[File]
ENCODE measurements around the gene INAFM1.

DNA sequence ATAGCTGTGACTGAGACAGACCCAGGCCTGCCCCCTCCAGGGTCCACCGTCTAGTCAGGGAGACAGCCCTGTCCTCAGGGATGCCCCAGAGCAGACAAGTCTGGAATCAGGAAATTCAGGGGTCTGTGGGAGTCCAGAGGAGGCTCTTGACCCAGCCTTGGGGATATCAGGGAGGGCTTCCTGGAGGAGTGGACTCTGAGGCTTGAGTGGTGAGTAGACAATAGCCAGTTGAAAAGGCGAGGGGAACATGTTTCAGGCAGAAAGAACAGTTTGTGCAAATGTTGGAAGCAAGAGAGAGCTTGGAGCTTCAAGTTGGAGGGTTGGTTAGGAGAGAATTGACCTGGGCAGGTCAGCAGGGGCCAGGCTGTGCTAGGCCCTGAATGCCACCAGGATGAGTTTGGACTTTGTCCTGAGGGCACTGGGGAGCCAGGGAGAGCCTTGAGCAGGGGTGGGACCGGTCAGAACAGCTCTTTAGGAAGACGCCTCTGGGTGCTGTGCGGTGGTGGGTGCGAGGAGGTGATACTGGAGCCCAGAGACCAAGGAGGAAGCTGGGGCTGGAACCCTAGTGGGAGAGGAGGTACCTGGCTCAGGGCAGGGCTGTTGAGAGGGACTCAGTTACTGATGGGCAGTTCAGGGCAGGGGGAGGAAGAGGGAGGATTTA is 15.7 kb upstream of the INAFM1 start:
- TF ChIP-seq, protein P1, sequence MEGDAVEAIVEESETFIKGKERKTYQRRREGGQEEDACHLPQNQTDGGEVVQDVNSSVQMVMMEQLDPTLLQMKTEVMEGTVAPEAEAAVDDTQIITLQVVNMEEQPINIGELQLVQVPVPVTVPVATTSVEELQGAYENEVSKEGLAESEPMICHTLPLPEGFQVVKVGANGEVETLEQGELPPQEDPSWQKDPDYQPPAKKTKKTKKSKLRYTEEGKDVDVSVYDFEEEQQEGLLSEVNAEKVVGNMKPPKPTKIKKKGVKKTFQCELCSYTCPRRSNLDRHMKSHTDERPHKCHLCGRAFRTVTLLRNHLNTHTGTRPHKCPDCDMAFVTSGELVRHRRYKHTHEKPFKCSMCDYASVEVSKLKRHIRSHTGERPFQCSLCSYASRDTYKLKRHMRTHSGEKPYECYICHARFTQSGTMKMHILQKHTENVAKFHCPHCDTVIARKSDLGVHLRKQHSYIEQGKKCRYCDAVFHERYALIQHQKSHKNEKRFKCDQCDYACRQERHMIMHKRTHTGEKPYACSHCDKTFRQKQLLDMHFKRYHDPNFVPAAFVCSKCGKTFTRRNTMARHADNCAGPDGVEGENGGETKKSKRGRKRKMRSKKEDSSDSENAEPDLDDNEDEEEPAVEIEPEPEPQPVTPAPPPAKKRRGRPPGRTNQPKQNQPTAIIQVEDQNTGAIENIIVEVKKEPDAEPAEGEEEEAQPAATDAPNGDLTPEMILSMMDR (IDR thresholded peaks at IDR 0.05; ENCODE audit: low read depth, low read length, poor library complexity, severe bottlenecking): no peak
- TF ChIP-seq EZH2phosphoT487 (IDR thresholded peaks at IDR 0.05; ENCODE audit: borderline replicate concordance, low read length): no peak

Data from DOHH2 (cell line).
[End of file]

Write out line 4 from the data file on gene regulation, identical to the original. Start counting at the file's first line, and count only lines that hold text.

- TF ChIP-seq EZH2phosphoT487 (IDR thresholded peaks at IDR 0.05; ENCODE audit: borderline replicate concordance, low read length): no peak